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OI Cell Cold Agglutinin

In the blood, red blood cells are normally detached from one another. When red blood cells are agglutinated (clumped) together, they are destroyed more quickly, which can lead to hemolytic anemia. The agglutination of red blood cells can be caused by a breakdown in the immune system when it begins to produce antibodies against the surface of its own red blood cells. When this agglutination is chronic and tends to occur at temperatures colder than room temperature, it is called “cold agglutinin disease” or CAD. The test is usually prescribed for individuals with anemias accompanied by painful blue discolouration of extremities (fingers, toes, ears, nose) exposed to the cold. Certain other conditions (mycoplasma pneumonia, infectious mononucleosis, certain cancers and infections) may also cause cold agglutinins.

Cold agglutinin test results are expressed as either negative or positive. If positive, a dilution titer is given. A titer below 64 (visible agglutination on plasma that has been diluted 64 times or less) can sometimes be observed in normal individuals. The higher the dilution titer, the higher the concentration of antibodies responsible for agglutination and the more severe the symptoms.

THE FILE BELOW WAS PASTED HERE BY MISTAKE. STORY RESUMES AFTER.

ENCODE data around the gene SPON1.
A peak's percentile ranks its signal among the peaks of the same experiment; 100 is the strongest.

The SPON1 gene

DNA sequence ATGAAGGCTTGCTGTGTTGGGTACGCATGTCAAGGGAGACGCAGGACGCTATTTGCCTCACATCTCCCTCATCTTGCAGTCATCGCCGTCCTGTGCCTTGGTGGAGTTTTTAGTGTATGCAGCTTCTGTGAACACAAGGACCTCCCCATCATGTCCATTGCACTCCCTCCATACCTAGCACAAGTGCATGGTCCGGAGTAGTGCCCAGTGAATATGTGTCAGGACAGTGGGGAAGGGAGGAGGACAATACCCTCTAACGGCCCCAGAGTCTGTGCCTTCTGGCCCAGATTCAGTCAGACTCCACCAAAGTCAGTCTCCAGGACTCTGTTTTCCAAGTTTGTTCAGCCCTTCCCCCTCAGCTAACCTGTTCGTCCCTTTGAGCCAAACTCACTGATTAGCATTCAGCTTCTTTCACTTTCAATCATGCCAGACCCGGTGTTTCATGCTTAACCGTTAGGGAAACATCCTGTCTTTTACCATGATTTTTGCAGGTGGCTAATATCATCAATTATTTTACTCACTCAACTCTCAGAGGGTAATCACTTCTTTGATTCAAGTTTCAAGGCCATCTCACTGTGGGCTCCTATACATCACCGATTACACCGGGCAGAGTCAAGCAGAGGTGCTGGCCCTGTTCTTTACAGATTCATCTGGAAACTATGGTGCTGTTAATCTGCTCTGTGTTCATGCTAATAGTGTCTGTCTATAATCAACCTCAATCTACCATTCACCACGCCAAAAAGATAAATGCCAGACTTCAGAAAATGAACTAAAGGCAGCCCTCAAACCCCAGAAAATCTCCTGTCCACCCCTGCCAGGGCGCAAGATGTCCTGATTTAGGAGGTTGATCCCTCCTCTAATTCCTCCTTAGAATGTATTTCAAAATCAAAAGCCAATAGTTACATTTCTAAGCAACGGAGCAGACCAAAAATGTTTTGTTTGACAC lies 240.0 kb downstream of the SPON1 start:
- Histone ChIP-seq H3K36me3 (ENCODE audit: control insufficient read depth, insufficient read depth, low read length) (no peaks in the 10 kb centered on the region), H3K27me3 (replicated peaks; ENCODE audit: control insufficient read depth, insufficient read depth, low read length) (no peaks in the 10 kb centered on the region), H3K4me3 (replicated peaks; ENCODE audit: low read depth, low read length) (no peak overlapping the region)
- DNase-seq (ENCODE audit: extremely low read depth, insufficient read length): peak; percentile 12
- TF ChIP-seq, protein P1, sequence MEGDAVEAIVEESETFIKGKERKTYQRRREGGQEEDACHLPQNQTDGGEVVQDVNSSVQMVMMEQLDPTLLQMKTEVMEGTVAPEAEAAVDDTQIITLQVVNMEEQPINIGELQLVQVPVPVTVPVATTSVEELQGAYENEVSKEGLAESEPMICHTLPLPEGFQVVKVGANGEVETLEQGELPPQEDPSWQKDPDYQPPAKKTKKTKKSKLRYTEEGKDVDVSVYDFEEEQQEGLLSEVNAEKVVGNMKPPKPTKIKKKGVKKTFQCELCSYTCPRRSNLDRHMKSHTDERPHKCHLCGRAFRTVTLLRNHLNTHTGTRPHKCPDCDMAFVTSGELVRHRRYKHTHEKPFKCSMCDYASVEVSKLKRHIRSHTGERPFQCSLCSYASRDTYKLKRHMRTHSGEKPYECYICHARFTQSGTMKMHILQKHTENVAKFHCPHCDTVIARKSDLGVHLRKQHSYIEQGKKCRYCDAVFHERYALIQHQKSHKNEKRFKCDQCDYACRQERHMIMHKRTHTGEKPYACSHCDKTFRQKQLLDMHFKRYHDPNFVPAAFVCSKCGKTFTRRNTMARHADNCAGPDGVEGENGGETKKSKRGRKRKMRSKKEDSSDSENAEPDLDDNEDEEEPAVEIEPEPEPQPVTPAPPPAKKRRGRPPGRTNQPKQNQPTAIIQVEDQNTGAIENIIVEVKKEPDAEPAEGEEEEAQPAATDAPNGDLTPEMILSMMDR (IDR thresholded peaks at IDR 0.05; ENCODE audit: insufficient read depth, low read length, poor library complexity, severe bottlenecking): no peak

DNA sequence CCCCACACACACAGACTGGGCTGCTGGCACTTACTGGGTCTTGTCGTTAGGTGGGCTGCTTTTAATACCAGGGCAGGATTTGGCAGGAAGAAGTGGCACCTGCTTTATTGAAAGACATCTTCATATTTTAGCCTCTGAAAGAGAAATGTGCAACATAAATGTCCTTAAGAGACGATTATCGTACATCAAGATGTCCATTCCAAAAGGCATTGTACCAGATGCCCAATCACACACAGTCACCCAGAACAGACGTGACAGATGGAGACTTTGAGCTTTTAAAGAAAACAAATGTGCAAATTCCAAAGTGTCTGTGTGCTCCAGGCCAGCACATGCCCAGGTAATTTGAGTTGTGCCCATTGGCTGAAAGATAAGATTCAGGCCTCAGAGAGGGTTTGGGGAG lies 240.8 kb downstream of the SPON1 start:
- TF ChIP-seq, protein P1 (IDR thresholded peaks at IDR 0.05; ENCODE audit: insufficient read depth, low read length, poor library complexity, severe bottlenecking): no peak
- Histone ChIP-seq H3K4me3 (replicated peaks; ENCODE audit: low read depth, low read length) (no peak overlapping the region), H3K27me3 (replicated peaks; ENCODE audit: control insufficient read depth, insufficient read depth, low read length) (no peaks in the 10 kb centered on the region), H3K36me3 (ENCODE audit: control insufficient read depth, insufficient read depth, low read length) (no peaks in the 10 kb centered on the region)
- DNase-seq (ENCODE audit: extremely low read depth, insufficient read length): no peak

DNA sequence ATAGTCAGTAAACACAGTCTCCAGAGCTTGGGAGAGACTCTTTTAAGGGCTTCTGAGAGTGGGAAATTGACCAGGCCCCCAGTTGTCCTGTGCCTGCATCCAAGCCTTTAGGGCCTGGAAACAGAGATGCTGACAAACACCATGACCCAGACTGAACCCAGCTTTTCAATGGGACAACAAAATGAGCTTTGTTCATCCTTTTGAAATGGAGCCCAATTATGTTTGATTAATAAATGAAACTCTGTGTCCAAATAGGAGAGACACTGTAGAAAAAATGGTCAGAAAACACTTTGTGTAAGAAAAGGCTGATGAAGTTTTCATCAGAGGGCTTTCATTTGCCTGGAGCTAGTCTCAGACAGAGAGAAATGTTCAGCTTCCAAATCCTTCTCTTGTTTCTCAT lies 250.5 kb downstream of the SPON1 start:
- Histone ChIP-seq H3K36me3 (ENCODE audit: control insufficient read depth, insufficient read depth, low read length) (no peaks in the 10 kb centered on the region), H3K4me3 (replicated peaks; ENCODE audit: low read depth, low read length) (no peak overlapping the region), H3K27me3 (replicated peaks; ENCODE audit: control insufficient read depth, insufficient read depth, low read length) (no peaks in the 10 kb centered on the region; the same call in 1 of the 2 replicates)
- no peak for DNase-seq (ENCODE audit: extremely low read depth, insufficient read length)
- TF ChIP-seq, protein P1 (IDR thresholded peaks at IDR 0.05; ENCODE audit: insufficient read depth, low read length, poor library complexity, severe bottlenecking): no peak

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Rubella IgG and IgM

When the body is infected with the rubella virus, it defends itself by producing two types of antibodies in sequence: first, IgM, which appears 3 to 7 days after the onset of symptoms and is present for a few weeks, then IgG, which appears a few days after IgM and lasts for the rest of that person’s life. IgG provides long-term immunity, whether due to a prior infection by the virus or due to vaccination.